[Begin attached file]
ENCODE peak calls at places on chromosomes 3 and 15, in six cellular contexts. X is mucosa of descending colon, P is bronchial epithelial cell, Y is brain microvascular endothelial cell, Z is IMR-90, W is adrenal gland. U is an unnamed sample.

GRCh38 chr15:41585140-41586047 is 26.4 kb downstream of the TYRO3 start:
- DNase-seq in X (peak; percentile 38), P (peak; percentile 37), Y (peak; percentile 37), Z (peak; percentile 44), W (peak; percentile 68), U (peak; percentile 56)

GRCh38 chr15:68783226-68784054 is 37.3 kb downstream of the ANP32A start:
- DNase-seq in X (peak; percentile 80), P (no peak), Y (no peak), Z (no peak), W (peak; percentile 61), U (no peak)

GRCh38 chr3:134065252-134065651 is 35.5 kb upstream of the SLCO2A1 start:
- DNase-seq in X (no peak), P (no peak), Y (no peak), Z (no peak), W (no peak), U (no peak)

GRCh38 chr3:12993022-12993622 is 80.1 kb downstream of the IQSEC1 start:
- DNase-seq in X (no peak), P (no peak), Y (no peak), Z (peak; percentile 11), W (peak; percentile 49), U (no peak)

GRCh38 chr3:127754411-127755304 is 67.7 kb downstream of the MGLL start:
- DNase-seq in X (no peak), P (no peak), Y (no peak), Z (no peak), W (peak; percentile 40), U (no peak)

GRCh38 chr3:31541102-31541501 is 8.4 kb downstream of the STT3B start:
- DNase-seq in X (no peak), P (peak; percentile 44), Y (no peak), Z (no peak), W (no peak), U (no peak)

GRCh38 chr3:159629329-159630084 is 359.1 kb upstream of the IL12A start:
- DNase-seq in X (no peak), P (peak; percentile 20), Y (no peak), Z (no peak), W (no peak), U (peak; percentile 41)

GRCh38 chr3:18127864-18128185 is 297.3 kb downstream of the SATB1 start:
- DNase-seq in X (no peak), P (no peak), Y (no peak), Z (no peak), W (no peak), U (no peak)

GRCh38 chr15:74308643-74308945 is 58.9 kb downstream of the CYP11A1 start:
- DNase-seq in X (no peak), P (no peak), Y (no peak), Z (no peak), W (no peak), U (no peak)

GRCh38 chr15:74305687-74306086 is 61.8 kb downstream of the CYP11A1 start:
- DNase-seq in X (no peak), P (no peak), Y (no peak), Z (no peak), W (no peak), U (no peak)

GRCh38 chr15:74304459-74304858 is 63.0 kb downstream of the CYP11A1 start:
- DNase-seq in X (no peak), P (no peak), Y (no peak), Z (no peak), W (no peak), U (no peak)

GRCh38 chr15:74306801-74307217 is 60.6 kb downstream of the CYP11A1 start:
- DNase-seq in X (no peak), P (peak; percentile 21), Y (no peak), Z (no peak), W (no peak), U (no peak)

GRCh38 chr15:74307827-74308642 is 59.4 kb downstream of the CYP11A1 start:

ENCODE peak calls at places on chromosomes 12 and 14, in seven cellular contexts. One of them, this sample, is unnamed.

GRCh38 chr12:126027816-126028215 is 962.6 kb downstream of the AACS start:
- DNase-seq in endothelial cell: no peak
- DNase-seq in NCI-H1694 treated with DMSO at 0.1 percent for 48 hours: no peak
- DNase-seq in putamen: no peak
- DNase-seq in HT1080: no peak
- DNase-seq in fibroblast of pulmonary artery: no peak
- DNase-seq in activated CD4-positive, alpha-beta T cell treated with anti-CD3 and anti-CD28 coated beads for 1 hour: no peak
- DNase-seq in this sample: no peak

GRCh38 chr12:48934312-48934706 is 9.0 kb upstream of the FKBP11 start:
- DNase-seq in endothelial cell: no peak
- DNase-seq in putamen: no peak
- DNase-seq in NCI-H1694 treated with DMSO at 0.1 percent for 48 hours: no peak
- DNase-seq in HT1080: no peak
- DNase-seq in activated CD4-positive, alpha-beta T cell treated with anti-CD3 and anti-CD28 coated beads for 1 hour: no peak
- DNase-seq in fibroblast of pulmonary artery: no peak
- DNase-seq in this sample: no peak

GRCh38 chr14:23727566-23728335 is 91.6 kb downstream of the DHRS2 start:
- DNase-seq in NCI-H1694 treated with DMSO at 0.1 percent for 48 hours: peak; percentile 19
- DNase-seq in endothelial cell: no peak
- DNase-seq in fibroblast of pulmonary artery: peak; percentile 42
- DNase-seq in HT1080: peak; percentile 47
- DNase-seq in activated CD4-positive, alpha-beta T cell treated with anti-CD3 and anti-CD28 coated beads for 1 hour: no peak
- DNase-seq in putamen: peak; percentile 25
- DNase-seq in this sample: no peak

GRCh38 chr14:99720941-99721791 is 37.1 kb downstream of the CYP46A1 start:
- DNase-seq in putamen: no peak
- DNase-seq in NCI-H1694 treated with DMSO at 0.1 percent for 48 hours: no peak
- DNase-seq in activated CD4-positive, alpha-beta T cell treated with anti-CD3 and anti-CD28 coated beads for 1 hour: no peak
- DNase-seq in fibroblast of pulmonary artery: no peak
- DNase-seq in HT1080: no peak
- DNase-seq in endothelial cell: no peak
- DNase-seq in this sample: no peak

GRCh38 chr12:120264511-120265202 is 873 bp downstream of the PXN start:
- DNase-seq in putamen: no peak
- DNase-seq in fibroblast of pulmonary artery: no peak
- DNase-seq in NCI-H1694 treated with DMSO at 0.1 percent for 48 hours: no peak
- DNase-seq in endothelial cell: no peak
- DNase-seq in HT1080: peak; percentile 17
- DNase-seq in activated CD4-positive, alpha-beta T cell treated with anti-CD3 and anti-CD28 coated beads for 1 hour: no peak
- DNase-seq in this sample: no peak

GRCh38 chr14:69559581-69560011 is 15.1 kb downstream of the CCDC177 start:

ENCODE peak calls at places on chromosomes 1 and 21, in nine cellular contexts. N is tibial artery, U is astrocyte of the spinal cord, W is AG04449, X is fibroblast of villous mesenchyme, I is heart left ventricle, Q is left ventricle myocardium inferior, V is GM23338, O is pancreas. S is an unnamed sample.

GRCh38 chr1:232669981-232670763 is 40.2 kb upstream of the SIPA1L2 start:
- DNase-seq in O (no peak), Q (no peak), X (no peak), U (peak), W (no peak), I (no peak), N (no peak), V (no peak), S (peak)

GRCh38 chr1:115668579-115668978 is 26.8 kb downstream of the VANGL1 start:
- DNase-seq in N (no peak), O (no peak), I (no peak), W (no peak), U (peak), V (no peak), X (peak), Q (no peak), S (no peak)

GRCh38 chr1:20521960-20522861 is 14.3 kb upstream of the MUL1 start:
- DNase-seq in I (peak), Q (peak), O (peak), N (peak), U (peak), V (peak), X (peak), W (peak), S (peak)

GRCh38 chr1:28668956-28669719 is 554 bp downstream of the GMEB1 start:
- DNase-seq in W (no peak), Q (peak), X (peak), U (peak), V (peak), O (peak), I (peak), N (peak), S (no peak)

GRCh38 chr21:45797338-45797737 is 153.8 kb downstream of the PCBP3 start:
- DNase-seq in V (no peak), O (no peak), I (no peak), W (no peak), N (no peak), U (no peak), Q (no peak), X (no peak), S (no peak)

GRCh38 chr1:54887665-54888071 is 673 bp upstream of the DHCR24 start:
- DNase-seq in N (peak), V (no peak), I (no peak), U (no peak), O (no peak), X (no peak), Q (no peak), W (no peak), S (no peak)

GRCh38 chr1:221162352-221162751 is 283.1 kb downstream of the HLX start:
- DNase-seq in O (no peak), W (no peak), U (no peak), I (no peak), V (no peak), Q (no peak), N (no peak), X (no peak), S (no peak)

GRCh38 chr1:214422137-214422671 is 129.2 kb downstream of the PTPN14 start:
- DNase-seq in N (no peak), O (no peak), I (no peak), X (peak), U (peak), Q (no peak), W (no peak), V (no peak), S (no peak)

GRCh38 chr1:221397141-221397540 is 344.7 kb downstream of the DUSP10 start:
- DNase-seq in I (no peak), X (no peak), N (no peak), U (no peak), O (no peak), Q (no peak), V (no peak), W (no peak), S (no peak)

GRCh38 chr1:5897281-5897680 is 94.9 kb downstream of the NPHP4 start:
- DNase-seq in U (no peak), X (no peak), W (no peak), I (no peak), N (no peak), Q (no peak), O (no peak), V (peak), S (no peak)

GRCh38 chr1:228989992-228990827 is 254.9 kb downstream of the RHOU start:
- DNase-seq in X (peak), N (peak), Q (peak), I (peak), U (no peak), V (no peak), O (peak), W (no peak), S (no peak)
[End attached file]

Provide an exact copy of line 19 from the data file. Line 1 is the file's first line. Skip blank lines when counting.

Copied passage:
- DNase-seq in X (no peak), P (no peak), Y (no peak), Z (no peak), W (no peak), U (no peak)